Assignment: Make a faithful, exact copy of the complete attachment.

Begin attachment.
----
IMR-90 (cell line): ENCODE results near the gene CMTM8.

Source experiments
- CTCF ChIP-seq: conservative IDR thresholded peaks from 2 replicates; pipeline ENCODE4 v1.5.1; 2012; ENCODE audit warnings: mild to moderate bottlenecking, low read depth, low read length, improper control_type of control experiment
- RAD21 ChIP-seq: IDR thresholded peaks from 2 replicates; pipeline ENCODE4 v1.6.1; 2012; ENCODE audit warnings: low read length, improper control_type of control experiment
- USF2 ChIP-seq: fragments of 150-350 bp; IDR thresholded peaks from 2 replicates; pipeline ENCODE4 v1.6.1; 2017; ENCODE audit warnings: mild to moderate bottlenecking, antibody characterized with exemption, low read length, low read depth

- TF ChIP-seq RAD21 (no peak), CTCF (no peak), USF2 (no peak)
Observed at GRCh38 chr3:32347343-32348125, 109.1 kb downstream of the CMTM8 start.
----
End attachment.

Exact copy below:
IMR-90 (cell line): ENCODE results near the gene CMTM8.

Source experiments
- CTCF ChIP-seq: conservative IDR thresholded peaks from 2 replicates; pipeline ENCODE4 v1.5.1; 2012; ENCODE audit warnings: mild to moderate bottlenecking, low read depth, low read length, improper control_type of control experiment
- RAD21 ChIP-seq: IDR thresholded peaks from 2 replicates; pipeline ENCODE4 v1.6.1; 2012; ENCODE audit warnings: low read length, improper control_type of control experiment
- USF2 ChIP-seq: fragments of 150-350 bp; IDR thresholded peaks from 2 replicates; pipeline ENCODE4 v1.6.1; 2017; ENCODE audit warnings: mild to moderate bottlenecking, antibody characterized with exemption, low read length, low read depth

- TF ChIP-seq RAD21 (no peak), CTCF (no peak), USF2 (no peak)
Observed at GRCh38 chr3:32347343-32348125, 109.1 kb downstream of the CMTM8 start.